So, we return to a question we’ve asked ourselves a few times in the past. Was this episode any good? Was I right to enjoy it, and pick this show to essentially base my life around? (Well, actually, if we start getting into that with The Doctor’s Daughter, I’ll have an identity crisis, and I don’t have the time for that.)

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It helps, if nothing else, to think about it as the third part of The Sontaran Stratagem/The Poison Sky; you can see the continuing threads of contrasting the Doctor against soldiers, or the colourful and fun monsters (I do love the Hath), and also Martha is there. Sure, it’d be a little too fast in places, and maybe some of the ideas aren’t quite explored as they should’ve been, and Martha still isn’t actually given anything to do, but if you look at it in terms of being another ‘for kids’ episode it works quite well. We’ve already seen, after all, the terribly convincing anecdotal evidence that about ten kids ten years ago really enjoyed it. Certainly, it’s not really any less entertaining than the Sontaran story that preceded it.

But it falls apart, though, because that very much wasn’t the point of the episode. It was conceived as an attempt to be a thoughtful, considered character episode for the Doctor, something that genuinely changes him – the equivalent of The Girl in the Fireplace or Human Nature in terms of intelligent drama, and a chance for David Tennant to show off his considerable acting skills. If that’s the benchmark you’re measuring it against – and why not, since that’s the aim the production team had – then there’s no way in which The Doctor’s Daughter doesn’t fail to live up to their lofty intentions. You might have noticed at the start of each of these reviews I always pick out a little quote, which I try and make sure is reflective either of the themes of the episode, or of the commentary I’m trying to offer on it. This week’s quote feels especially apt, to be honest; for all that The Doctor’s Daughter talks and talks – at quite some pace, too – it never gets anywhere close to saying anything.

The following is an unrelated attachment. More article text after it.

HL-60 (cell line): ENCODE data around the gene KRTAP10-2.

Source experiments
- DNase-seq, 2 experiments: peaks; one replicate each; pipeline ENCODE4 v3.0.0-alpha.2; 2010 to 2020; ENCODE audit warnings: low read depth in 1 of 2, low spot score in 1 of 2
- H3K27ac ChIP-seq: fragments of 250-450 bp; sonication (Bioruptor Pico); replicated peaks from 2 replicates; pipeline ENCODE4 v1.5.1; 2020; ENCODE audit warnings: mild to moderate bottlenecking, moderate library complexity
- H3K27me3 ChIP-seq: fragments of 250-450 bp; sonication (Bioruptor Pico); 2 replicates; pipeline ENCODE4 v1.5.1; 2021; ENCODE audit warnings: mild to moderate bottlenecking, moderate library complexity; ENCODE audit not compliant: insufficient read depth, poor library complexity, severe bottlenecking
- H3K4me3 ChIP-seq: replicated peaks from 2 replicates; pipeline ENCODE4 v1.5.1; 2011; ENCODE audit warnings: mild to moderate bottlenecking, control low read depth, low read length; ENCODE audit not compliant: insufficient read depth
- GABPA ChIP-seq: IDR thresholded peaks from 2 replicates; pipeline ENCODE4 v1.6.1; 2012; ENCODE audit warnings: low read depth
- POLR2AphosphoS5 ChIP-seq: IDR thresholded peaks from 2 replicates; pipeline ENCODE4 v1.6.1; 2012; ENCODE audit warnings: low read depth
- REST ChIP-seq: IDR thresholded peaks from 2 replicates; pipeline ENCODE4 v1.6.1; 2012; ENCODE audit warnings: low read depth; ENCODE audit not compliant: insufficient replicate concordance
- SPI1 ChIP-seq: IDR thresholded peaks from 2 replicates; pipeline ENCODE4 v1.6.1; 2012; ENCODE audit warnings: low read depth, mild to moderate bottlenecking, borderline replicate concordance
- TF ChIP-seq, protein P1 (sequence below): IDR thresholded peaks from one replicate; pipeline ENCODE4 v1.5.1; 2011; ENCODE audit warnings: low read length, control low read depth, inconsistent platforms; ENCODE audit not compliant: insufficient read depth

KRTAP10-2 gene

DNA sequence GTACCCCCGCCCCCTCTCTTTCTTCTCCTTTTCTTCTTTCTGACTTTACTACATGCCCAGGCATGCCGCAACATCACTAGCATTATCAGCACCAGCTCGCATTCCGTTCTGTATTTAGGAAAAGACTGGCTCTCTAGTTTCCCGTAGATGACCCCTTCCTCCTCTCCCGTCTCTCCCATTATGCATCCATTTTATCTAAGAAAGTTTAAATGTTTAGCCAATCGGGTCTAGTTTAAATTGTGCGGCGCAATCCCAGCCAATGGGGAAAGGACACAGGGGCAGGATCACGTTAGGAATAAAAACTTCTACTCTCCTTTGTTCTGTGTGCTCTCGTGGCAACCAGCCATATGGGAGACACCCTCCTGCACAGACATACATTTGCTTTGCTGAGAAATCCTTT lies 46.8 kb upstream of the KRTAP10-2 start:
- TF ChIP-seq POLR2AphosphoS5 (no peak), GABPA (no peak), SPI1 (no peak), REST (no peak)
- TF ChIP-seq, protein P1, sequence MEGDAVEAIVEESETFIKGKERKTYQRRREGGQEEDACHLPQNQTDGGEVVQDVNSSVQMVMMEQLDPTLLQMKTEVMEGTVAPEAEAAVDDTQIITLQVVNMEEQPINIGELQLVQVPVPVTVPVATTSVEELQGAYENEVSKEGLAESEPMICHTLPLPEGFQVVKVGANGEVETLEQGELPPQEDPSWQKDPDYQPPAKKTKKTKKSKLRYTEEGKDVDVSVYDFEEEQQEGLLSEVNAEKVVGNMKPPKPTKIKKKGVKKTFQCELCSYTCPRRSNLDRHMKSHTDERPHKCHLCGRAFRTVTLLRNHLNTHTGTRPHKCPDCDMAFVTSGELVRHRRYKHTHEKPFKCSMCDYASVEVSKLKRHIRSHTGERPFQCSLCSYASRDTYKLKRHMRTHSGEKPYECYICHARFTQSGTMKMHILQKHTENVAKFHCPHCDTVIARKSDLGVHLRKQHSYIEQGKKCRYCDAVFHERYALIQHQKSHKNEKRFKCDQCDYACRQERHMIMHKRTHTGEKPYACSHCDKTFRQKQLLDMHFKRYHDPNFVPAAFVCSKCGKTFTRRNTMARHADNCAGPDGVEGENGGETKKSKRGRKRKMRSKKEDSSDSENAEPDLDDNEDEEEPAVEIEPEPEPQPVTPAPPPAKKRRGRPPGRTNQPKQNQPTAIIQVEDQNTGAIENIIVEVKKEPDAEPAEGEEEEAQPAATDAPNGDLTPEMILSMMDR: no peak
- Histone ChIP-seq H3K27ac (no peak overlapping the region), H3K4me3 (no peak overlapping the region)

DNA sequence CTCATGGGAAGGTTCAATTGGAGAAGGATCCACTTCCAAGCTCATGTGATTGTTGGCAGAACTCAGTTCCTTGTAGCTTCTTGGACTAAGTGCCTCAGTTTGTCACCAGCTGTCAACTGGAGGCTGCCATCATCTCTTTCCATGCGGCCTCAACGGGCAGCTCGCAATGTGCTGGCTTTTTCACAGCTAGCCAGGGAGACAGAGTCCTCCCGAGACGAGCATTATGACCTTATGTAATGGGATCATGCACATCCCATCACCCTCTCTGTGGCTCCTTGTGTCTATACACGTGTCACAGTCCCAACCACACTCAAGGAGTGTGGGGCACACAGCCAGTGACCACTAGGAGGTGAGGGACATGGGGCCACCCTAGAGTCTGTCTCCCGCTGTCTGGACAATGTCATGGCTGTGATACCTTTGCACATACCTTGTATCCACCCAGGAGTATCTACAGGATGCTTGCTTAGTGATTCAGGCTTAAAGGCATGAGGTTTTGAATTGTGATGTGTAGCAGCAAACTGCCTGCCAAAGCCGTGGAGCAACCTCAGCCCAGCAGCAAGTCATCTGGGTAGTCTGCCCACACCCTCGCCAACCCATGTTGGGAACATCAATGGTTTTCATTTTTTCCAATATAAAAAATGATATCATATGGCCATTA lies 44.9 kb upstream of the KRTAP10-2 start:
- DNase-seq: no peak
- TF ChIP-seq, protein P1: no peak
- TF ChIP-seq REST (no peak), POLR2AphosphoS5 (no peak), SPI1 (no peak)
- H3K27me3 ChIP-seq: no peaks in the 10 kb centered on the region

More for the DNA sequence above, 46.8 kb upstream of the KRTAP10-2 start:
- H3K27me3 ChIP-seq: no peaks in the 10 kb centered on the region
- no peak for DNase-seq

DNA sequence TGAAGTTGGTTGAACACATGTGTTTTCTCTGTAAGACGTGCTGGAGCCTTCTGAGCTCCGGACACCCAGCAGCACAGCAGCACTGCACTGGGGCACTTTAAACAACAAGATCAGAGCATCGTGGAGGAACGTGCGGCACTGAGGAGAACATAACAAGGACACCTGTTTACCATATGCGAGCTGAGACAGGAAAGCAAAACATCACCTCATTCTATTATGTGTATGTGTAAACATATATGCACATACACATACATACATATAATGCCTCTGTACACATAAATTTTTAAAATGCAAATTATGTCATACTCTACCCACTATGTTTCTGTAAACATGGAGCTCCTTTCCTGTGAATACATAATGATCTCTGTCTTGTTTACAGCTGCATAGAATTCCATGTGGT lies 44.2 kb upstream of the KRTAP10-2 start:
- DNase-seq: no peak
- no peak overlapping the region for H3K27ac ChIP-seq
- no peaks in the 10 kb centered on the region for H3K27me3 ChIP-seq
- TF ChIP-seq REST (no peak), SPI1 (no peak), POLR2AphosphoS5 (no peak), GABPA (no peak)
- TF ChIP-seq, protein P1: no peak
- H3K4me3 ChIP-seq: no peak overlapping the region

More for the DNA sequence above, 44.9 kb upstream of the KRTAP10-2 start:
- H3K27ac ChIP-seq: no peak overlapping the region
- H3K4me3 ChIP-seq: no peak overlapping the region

Were I inclined to defend the episode from my own critique, I’d perhaps point out that even if it fails at one thing that doesn’t mean it doesn’t succeed at being another. And, yes, that’s true up to a point – but it’s also where it becomes clear that The Doctor’s Daughter was just grappling with too many ideas. An idea as significant as the Doctor’s family, particularly in the emotionally heightened, post-Time War Russell T Davies years, has to take centre stage and be explored properly – anything less is always going to be a let-down.

If this had ‘just’ been about that, or if it had ‘just’ been about the Doctor, Donna and Martha on a strange planet – Martha demonstrating how much she’d grown, finally given a proper chance to do something outside the confines of her series 3 plot – I’ve little doubt that the episode would’ve been much stronger.

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Something else that bothers me about this episode, actually, is the reveal that the war had actually only been happy for a week – turning around and realising it hadn’t been years, it had been generations, and each generation only lasted a few minutes away.

Why did it bother me? Well, I used to love it, actually. It struck me as such a smart concept, and I thought it was really neat that Doctor Who had included something like that… until, many years later, someone pointed out that it doesn’t actually change anything about the plot. It doesn’t make a difference! After it’s been revealed that they’ve only been fighting for a week, everything continues as if they’d been fighting for a thousand years; sure, there’s the fact that the ship and the Source still work, but they’re both sci-fi inventions that could have just as easily been said to last a thousand years rather than any other arbitrarily defined point in time.

And that feels indicative, in some ways, of a lot of this episode. Ideas are thrown around, but nothing’s really done with them – even, as we noted previously, The Sontaran Stratagem/The Poison Sky were able to eke out more interesting content than this. The fact that Jenny was originally set to die at the end is telling, really; it’s the most final and emphatic way you could conceivably avoid actually exploring any of the ideas in the episode. Or, perhaps more accurately, the ideas that the episode gestured at – it’d be quite a stretch to say there’s any ideas in the episode, given that implies at least a little bit of thought and engagement and exploration of concepts.

This all sounds fairly negative, and in many ways it is. Certainly, it’s a lot more negative than I expected to feel before I watched the episode. But there’s something quite frustrating about realising that an episode I was previously quite fond of is in fact such a forgettable, throwaway bit of whatever.

5/10